Aline Kominsky-Crumb, who with her husband, Robert Crumb, was a fixture of the underground comics scene of the late 20th century, has died at 74, Forbes reports.

Kominsky-Crumb, a Long Island native, studied art at the Cooper Union and the University of Arizona. It was in Tucson that she first became interested in the underground comics scene, and she later moved to San Francisco, where the movement was extremely popular among countercultural youth. She and cartoonist Diane Noomin edited a series of comic anthologies titled Twisted Sisters.

She met Robert Crumb in 1972, and the couple married six years later. They collaborated on a series of comics called Aline & Bob’s Dirty Laundry; Kominsky-Crumb would go on to edit the comics anthology Weirdo, which Robert Crumb had created in 1981. In 2012, Kominsky-Crumb and Crumb published Drawn Together, an anthology that collects their collaborative work dating back to the 1970s.

The couple’s daughter, Sophie Crumb, is also a cartoonist; her autobiographical art book, Sophie Crumb: Evolution of a Crazy Artist, was edited by her parents and published in 2010.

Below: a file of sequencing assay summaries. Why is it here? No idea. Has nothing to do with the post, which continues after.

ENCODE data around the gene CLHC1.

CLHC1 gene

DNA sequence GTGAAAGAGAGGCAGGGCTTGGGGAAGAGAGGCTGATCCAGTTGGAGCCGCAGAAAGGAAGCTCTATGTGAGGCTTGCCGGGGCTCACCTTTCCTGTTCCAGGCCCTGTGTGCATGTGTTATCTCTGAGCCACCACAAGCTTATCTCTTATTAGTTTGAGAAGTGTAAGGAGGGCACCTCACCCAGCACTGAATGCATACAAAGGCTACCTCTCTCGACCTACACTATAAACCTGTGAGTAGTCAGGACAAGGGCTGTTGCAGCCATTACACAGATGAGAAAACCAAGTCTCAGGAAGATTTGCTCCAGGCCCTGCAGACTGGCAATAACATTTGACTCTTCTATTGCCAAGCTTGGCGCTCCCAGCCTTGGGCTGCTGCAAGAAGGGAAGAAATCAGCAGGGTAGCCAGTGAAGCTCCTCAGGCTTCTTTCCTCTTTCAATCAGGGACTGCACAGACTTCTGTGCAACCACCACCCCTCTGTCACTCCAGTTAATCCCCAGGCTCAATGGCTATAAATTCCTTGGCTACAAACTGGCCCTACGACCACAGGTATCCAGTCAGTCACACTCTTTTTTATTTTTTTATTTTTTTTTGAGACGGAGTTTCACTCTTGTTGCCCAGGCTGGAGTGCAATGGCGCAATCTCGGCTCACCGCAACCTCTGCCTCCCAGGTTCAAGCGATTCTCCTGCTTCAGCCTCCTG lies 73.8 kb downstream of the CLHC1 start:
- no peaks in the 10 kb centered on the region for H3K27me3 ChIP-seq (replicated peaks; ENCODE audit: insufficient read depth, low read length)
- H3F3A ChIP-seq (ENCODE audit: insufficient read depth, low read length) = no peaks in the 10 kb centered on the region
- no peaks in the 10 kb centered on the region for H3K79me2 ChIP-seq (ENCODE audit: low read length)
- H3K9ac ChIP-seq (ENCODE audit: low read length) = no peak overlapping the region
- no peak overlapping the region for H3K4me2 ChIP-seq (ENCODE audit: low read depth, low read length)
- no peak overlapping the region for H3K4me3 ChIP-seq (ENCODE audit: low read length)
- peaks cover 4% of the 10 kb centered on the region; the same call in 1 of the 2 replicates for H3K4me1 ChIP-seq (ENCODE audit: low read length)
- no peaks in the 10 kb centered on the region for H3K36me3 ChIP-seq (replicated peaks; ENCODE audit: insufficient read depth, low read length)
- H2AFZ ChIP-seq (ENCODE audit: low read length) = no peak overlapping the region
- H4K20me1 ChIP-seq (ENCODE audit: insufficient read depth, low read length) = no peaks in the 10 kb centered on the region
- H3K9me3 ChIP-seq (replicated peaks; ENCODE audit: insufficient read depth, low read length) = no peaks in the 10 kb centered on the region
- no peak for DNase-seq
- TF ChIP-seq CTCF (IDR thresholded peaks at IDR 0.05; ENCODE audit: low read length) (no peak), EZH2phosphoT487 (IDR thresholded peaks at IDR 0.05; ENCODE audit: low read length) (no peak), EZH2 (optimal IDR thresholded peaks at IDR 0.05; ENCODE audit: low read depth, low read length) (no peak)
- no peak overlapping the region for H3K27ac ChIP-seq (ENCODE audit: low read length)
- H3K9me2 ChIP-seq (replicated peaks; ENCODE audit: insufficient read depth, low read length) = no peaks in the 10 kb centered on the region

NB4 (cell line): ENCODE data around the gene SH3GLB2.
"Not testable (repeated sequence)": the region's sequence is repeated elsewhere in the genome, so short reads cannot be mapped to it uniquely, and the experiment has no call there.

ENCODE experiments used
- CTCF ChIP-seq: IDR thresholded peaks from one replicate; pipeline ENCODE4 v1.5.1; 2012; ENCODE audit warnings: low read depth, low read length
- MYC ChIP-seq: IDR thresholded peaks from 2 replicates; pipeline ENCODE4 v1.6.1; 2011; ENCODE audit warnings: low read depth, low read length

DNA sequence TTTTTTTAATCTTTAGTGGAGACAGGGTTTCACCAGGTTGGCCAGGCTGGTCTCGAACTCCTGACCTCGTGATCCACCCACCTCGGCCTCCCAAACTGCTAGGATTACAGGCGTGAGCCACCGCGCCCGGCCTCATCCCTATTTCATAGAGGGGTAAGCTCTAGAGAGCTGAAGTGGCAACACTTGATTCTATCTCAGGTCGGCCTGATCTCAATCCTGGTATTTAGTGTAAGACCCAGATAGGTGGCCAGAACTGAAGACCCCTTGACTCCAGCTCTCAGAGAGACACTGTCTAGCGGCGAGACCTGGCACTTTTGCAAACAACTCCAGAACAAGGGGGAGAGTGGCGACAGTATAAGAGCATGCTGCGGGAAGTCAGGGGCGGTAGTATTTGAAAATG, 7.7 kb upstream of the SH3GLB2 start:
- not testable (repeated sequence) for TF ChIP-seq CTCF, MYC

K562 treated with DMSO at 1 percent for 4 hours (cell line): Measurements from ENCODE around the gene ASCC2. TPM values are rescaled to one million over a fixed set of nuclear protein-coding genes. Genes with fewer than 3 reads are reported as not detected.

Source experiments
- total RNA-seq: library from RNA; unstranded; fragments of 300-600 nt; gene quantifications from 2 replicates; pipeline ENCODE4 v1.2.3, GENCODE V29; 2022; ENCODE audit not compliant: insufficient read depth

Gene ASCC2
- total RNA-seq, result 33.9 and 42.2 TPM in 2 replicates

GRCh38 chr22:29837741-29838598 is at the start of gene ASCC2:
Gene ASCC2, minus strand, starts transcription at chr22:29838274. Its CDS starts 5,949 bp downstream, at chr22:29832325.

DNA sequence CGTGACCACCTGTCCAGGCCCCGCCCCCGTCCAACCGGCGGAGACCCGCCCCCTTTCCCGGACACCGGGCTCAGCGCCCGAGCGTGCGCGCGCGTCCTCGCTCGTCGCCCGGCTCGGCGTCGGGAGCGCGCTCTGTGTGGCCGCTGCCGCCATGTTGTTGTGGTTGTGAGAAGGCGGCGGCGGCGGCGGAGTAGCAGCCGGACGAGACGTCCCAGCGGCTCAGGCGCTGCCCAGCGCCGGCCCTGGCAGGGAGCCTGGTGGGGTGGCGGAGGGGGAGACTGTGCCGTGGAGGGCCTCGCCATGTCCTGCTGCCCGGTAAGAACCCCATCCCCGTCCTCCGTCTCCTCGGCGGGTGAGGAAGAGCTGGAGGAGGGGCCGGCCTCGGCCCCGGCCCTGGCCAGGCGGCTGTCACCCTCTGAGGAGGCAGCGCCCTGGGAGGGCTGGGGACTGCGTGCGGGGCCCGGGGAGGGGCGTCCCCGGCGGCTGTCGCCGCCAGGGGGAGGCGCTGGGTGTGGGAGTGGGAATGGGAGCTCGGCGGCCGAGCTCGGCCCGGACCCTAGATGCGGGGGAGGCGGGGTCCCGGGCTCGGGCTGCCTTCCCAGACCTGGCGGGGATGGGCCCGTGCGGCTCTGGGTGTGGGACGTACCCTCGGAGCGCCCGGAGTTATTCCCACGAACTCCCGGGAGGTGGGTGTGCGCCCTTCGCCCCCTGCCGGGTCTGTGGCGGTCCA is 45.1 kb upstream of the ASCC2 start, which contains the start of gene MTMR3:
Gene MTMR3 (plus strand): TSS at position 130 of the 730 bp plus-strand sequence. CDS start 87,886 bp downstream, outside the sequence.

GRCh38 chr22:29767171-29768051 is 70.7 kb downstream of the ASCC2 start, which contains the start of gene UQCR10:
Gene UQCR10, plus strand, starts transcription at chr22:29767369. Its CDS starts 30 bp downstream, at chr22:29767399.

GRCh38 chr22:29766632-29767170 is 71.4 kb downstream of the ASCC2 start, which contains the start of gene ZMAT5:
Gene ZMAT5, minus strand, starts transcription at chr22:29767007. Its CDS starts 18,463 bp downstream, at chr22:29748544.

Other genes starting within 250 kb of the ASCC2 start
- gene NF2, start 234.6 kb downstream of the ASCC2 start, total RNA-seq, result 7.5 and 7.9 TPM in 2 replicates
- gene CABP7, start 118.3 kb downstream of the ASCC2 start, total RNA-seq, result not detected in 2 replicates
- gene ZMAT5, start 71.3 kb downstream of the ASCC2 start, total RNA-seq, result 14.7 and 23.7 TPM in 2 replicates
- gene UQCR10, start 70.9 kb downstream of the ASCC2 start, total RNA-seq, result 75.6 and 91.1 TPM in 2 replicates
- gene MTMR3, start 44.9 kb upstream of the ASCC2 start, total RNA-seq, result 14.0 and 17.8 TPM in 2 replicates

Kominsky-Crumb’s admirers paid tribute to her on social media. On Twitter, journalist Anna Merlan wrote, “So deeply sad to hear about the death of Aline Kominsky Crumb. Cannot describe how mind-bending it was to see a Jewish woman drawing herself in such a hyperreal, fearless, hilarious, frank way. May her memory be a blessing.”

And cartoonist Summer Pierre tweeted, “I did not anticipate ever living in a world without Aline Kominsky-Crumb—she was that elemental. She was the Godmother of comics. No one will ever match her guts, her raw honesty & humor. Comics needed her. I needed her.”

Michael Schaub, a journalist and regular contributor to NPR, lives near Austin, Texas.